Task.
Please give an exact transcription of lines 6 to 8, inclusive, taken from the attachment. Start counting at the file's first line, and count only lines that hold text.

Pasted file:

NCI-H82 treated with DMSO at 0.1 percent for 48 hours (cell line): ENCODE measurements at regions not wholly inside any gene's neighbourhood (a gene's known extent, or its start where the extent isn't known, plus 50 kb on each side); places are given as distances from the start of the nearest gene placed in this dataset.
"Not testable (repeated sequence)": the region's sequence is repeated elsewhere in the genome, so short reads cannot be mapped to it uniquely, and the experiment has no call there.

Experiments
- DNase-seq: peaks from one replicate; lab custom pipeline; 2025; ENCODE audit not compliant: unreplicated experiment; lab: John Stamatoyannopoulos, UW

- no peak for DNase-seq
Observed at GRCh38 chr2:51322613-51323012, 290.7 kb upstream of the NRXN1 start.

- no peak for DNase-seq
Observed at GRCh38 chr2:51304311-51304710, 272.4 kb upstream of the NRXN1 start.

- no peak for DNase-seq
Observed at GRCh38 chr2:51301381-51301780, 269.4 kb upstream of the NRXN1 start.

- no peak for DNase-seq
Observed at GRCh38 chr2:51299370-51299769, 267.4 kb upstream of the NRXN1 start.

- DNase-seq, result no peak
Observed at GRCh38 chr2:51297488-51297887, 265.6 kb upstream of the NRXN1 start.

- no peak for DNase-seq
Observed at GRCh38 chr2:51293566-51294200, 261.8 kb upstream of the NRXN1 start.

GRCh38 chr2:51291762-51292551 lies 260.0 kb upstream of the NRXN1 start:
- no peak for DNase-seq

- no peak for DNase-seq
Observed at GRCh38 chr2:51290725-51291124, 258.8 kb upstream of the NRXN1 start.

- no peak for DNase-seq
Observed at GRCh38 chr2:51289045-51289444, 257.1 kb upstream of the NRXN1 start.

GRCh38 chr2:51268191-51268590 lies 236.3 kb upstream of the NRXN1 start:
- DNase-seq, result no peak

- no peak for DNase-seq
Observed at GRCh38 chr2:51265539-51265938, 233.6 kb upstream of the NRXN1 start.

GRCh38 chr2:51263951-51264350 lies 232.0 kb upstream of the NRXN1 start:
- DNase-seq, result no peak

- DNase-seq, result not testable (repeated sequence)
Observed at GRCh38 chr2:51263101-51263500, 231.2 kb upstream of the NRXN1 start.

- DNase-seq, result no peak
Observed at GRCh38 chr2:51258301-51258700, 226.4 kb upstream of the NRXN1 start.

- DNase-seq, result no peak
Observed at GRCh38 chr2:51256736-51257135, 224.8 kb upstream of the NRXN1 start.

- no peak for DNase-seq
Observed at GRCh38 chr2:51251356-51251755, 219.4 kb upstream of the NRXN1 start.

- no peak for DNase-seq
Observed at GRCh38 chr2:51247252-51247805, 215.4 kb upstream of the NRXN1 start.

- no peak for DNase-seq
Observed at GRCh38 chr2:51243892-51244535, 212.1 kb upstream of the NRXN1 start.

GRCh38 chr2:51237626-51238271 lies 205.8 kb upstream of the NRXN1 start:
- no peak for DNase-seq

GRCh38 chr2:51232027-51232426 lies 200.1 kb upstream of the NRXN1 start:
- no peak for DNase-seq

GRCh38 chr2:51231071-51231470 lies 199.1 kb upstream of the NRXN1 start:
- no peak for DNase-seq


Observed at GRCh38 chr2:51322613-51323012, 290.7 kb upstream of the NRXN1 start.

- no peak for DNase-seq
Observed at GRCh38 chr2:51304311-51304710, 272.4 kb upstream of the NRXN1 start.